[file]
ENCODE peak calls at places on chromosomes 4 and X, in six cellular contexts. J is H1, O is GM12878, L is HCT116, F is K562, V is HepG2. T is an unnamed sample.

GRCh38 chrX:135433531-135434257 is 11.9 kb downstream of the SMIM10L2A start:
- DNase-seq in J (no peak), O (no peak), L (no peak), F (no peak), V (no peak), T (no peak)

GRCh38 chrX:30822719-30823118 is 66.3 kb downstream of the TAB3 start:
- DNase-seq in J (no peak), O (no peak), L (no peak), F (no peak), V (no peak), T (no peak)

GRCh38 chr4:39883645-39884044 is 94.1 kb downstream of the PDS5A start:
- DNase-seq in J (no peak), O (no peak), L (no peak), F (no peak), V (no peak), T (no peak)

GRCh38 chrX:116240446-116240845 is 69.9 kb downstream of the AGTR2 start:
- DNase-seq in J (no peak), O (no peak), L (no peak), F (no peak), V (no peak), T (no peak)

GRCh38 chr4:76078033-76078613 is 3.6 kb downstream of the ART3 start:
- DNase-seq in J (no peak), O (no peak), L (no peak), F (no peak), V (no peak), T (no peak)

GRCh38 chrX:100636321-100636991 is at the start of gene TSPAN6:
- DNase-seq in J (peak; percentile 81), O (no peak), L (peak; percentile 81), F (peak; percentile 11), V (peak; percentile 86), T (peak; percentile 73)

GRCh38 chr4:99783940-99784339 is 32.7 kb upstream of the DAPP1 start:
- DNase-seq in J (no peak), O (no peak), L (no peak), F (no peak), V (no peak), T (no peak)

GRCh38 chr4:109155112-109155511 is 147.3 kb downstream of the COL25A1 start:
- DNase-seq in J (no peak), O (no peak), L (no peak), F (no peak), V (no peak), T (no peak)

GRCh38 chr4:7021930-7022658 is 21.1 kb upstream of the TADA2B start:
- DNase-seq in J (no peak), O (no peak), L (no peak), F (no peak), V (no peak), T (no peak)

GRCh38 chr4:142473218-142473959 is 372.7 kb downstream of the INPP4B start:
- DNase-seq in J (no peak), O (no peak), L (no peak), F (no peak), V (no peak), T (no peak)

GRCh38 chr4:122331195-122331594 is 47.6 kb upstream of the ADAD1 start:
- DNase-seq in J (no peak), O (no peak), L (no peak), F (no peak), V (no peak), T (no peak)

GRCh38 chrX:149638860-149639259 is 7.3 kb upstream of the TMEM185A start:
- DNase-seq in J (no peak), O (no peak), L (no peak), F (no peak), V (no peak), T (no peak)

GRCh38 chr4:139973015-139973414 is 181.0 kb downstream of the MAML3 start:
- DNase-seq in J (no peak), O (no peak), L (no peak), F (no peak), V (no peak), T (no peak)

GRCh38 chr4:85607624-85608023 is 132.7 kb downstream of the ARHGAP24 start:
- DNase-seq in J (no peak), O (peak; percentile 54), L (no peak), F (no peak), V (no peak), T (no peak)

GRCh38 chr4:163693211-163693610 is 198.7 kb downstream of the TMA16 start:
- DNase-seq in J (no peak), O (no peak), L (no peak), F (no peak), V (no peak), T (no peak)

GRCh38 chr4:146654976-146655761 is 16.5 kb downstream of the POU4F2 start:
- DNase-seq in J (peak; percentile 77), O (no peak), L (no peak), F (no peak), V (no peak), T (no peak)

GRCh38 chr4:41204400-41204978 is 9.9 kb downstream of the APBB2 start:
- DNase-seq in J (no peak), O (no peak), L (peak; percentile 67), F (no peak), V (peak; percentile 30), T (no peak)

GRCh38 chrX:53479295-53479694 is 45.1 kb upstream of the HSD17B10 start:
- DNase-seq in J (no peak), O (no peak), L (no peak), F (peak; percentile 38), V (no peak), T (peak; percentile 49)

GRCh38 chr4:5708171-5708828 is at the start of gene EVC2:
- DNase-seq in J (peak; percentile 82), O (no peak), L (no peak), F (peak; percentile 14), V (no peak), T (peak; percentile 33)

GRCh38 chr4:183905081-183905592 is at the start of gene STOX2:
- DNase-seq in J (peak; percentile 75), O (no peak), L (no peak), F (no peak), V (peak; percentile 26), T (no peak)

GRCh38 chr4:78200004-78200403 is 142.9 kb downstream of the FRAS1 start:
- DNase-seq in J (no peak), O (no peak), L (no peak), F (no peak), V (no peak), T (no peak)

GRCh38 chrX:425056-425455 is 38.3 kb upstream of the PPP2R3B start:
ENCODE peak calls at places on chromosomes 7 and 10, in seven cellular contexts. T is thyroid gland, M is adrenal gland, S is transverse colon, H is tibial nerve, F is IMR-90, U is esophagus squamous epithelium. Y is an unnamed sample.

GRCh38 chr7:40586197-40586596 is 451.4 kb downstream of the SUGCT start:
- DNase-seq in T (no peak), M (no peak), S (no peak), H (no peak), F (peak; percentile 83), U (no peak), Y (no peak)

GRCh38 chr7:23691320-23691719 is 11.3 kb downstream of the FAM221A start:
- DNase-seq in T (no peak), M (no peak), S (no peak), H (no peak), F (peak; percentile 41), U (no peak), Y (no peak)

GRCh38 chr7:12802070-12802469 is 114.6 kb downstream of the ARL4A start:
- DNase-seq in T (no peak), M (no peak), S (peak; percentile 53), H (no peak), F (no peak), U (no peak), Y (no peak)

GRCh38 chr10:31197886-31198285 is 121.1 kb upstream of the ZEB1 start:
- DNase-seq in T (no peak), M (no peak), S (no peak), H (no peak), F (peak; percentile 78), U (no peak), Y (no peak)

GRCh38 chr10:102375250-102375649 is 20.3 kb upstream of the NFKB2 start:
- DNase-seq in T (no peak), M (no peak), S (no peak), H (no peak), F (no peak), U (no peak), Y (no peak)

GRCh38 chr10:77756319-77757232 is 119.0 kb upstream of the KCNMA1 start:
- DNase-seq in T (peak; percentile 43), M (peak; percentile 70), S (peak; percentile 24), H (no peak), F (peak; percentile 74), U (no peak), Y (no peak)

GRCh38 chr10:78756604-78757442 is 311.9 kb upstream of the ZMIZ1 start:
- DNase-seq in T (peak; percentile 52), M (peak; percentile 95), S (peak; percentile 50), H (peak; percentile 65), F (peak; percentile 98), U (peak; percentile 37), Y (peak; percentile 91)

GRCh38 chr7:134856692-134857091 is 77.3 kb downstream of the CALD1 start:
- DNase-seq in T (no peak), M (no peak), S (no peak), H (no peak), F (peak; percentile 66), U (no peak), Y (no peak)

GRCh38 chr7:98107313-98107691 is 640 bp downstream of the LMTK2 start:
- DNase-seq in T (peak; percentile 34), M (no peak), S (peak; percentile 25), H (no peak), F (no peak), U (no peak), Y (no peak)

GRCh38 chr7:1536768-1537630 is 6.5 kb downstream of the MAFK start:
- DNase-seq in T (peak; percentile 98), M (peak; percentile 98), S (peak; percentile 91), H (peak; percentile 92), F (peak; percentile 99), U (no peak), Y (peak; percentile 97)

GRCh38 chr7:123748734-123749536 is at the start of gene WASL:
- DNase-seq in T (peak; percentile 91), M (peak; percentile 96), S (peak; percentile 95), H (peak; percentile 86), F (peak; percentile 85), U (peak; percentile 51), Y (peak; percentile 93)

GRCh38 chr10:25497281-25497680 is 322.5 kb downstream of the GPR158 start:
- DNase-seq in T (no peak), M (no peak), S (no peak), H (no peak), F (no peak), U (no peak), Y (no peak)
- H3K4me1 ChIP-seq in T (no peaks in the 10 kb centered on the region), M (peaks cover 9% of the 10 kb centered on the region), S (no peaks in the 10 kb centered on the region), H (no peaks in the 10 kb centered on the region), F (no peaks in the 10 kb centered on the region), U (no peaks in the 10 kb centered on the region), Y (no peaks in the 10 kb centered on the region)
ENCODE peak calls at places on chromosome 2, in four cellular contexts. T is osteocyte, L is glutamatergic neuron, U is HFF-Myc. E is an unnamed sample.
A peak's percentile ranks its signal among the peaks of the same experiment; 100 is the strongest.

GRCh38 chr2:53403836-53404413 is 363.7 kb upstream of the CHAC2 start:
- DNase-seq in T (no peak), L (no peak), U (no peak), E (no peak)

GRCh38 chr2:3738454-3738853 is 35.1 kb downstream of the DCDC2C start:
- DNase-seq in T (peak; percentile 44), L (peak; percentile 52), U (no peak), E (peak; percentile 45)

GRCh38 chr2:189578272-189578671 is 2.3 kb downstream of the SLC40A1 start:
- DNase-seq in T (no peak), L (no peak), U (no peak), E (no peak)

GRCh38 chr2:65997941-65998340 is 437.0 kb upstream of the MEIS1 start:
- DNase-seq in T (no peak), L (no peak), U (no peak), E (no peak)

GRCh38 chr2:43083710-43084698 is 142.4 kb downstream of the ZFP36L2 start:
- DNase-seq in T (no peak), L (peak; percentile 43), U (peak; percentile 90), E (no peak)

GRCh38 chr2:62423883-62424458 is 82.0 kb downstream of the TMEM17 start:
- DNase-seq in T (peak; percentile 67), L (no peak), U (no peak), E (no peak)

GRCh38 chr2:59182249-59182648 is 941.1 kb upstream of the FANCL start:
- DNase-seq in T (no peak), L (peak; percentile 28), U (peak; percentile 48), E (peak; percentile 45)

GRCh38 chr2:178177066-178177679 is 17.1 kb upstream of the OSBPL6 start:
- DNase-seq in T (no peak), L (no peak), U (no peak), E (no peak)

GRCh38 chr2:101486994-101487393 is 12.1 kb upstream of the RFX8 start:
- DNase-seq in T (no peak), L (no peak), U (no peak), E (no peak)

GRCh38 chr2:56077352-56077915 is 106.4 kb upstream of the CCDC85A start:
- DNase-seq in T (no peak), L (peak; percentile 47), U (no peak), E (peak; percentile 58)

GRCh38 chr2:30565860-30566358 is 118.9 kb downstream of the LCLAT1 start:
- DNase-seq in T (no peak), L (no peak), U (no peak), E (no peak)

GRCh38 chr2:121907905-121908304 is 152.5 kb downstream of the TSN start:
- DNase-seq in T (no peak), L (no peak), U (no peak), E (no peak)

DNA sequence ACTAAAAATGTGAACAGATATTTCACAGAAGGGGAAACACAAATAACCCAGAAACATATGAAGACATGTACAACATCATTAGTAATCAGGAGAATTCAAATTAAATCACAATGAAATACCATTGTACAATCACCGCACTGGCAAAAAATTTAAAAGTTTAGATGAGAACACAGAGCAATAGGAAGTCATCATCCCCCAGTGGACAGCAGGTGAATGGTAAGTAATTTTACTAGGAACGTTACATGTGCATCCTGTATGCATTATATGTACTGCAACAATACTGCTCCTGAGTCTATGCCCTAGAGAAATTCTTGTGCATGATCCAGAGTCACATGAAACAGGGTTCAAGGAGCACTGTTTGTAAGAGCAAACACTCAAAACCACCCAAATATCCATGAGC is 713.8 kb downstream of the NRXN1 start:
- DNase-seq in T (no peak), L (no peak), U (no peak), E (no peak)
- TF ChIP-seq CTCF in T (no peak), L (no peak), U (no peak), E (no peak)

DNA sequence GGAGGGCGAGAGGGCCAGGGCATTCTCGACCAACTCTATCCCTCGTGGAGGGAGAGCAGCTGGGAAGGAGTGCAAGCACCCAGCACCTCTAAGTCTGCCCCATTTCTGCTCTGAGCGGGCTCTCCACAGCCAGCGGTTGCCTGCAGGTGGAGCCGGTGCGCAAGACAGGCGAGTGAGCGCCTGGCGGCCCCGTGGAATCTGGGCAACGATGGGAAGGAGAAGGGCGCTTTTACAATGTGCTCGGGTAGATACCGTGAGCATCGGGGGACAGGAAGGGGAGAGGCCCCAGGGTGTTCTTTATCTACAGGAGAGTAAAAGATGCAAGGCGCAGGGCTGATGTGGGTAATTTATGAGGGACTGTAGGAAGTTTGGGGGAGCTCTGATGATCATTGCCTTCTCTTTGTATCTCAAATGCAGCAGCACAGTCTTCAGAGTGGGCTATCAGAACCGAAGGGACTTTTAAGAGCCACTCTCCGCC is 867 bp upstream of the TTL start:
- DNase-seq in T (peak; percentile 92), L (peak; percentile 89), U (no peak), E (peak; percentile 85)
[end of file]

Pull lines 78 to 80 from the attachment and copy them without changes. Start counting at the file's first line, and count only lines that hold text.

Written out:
- DNase-seq in T (no peak), L (no peak), U (no peak), E (no peak)

GRCh38 chr2:65997941-65998340 is 437.0 kb upstream of the MEIS1 start:
- DNase-seq in T (no peak), L (no peak), U (no peak), E (no peak)